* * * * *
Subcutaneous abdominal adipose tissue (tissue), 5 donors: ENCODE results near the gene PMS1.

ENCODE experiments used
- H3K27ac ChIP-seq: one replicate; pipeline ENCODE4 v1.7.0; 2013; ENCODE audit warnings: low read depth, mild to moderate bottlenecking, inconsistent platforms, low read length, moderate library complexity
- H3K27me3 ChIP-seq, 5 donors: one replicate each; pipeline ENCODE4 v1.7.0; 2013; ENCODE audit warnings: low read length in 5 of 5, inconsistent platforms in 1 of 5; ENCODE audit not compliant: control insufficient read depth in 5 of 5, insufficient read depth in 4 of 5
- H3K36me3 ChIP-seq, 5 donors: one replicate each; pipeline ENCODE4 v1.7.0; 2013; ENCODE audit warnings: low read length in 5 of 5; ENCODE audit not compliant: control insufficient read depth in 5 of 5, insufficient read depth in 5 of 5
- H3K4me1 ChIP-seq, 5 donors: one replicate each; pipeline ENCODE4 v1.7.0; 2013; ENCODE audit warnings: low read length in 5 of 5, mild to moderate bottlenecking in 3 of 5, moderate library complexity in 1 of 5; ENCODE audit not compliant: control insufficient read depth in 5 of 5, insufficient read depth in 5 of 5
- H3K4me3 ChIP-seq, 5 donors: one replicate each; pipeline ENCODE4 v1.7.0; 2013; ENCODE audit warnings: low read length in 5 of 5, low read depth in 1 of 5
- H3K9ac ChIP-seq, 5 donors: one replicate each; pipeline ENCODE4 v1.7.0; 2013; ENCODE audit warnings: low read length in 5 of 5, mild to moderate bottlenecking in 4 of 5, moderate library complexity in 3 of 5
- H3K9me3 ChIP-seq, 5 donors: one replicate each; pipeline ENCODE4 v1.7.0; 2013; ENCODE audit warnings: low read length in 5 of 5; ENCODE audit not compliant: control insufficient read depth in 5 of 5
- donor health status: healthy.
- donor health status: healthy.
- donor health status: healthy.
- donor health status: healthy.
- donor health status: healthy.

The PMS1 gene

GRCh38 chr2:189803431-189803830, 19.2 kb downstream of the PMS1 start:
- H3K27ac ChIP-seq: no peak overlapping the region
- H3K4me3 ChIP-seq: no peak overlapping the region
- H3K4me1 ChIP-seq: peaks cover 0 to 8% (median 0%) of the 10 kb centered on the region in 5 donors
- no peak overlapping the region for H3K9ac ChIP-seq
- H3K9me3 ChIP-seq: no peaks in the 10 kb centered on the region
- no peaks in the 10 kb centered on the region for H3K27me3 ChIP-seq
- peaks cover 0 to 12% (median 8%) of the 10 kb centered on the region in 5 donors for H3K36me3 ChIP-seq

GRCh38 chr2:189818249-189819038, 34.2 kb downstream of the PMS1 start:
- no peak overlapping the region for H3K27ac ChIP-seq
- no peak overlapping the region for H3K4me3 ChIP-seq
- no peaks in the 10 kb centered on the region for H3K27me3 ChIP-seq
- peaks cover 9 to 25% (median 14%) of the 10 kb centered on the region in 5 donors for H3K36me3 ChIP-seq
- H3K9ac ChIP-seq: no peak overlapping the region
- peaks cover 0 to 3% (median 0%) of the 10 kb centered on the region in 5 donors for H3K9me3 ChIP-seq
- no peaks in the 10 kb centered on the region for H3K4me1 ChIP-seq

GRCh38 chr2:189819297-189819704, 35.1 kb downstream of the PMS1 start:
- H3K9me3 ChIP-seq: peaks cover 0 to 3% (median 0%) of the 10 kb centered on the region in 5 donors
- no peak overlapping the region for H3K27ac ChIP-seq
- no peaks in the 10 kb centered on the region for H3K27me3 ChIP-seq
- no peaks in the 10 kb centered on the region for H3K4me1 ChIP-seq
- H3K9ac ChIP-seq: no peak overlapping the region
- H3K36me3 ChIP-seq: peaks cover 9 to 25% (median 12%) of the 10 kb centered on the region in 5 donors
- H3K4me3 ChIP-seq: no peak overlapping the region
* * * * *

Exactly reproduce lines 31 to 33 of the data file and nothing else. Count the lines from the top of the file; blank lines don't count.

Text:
- no peaks in the 10 kb centered on the region for H3K4me1 ChIP-seq

GRCh38 chr2:189819297-189819704, 35.1 kb downstream of the PMS1 start:
- H3K9me3 ChIP-seq: peaks cover 0 to 3% (median 0%) of the 10 kb centered on the region in 5 donors